Every week during our recruit training there was an invitation promulgated in Station Routine Orders (SROs) that I am very glad I didn’t accept. Volunteers were required at the Common Cold Centre at Porton Down, near Salisbury. They would spend a week there and receive a few shillings a day additional pay. Only minor discomfort, like that associated with a winter cold, would be experienced, explained the invitation. Our Drill Instructors told us that if we volunteered we would be re-coursed and that would inevitably delay our graduation by several weeks. Tempting though the money offer was, I don’t think anyone from our flight volunteered.
Years later it became clear that the Common Cold Centre had been the cover name for highly controversial experiments into nerve gases. In fact, only three months earlier, in May 1953, a young recruit volunteer from Bridgnorth, Aircraftman Ronald Maddison, had died in agony minutes after being given a dose of an experimental nerve agent. Of course, that information was not public knowledge at the time. I have often wondered since whether our corporals were protecting us from something they knew but could not officially pass on to us. I like to think they were.
In 2018 I came across several sources on the Internet carrying this paragraph, or a paraphrase of it:
“In the early 1950s, tests were carried out on servicemen to determine the effects of nerve agents on human subjects, with one recorded death due to a nerve gas experiment. There have been persistent allegations of unethical human experimentation at Porton Down, such as those relating to the death of Leading Aircraftman Ronald Maddison, aged 20, in 1953. Maddison was taking part in sarin nerve agent toxicity tests; sarin was dripped onto his arm and he died shortly afterwards.”
One day we were shown a film about venereal diseases which had some very explicit scenes showing real sufferers of the 'unmentionable diseases' the MOD at Cardington had told us about. One lad got up half way through the film and stumbled towards the door. "Where d'you think you're going, airman?" barked the corporal at the door but then, seeing the recruit's ashen face, got out of the way just in time to avoid a stream of vomit. That film was followed immediately by a film about blood donors.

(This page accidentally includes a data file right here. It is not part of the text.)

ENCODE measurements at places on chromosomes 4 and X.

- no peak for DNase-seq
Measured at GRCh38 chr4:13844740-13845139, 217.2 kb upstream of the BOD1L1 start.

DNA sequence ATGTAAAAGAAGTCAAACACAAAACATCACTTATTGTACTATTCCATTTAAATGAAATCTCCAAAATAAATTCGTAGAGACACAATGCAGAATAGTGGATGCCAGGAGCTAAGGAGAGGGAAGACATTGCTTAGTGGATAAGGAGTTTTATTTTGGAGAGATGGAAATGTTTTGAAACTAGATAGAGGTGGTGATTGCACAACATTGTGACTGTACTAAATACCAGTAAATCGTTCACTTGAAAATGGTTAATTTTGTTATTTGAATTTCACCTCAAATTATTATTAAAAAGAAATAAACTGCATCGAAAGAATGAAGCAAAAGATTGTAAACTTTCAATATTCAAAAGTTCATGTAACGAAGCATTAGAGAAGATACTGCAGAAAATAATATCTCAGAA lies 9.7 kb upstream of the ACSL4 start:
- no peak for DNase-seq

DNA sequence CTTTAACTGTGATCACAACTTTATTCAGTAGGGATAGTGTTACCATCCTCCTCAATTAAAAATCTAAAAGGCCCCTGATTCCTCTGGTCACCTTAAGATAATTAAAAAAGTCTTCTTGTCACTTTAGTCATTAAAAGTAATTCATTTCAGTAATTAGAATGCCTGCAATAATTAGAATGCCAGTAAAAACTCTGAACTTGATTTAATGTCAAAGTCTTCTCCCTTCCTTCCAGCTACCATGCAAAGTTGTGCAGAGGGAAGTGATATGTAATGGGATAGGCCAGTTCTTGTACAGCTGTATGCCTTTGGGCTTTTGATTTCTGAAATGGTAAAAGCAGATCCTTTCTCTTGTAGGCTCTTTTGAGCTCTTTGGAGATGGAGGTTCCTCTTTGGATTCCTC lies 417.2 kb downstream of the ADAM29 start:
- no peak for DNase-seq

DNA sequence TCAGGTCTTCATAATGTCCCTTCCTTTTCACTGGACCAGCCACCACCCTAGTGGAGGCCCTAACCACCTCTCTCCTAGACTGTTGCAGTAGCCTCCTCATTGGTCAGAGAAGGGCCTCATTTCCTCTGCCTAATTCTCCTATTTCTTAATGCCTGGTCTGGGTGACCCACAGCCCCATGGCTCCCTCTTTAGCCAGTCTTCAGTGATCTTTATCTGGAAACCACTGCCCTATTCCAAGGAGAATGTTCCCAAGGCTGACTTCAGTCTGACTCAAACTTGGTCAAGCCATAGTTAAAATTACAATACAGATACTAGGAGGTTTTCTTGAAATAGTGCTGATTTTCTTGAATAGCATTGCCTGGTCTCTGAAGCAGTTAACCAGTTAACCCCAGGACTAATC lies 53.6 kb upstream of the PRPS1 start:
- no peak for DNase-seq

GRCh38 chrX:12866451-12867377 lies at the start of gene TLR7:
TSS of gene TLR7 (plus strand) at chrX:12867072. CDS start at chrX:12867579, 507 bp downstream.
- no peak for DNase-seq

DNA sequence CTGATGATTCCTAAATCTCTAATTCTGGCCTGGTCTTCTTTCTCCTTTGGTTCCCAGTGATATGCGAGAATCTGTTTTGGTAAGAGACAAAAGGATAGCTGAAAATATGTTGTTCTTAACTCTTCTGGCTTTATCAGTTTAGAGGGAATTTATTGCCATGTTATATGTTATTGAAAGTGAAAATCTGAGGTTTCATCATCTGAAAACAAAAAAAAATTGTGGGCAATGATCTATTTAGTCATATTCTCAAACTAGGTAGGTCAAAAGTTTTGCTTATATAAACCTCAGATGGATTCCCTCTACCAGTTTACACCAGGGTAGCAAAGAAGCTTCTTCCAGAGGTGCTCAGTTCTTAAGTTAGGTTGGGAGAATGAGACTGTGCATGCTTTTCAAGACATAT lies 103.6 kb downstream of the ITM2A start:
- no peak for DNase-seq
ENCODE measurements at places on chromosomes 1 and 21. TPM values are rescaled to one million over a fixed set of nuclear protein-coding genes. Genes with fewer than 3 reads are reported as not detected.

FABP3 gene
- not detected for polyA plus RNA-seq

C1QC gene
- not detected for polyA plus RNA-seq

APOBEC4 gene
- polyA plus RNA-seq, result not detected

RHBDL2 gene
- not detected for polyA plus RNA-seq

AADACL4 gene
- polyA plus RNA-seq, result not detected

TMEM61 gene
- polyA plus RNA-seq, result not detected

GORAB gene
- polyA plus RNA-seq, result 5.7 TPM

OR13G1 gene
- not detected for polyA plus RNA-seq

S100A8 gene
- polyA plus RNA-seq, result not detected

On the weekend of my 18th birthday, my 31st day in the RAF, we had our first 48 hour pass and most of us went home. Weekend passes were for exactly 36, 48 or 72 hours but why such precision was necessary was never explained. There was a fleet of private hire buses contracted for all 48 and 72 hour passes and they were routed to take in the major cities. My return ticket to Leeds cost 25 shillings which used up almost all my available money.
The bus took a very circuitous route, through the town centres of Wellington, Chester, Birkenhead, Liverpool, Manchester, Huddersfield and Bradford, dropping lads off at regular intervals. My journey from Bridgnorth to Leeds on that Friday afternoon took seven hours - no motorways or city bypasses of course - and that did not include the local bus ride from Leeds to Wakefield.
The return journey on Sunday evening, leaving Leeds City Centre at 6pm, took even longer because the driver couldn't remember where he had to pick up the Manchester contingent! Eventually, as our bus cruised slowly along Deansgate at midnight, they found us, rather than the other way round.On 24 September I made a comment in my diary that late evening several of us in the barrack block exercised our arms by lifting and then holding our rifles by the muzzle, with a single arm, horizontally in front of us at arm’s length and seeing who could hold the position the longest without ‘wilting’. It turned out that I could hold the position longer than any of the others using my left arm - I am naturally left-handed. I can still, at the age of 80, do a similar thing with a dining-room chair except that I now have to use both arms. There’s obviously a knack to this trick but I believe my teenage years playing the violin helped me to develop my arm muscles.
On the 14th October we had a mammoth Wing Parade. The entire wing of four squadrons, each comprising four flights, were all on parade at the same time with the RAF Regional Band. According to my diary: "I was on the very front row. Wing Commander Ostle was the chap who took the salute - he must be at least 6ft 6in tall. He inspected everybody - but not very thoroughly."
The parade seemed to go very well and most members of my flight appeared to have enjoyed it. There was something very satisfying about producing a good parade and marching to a decent band, especially without continual interruptions from the drill instructors. When there are so many men on parade carrying out intricate manoeuvres there is no scope for individual instructors to bawl "As you were!"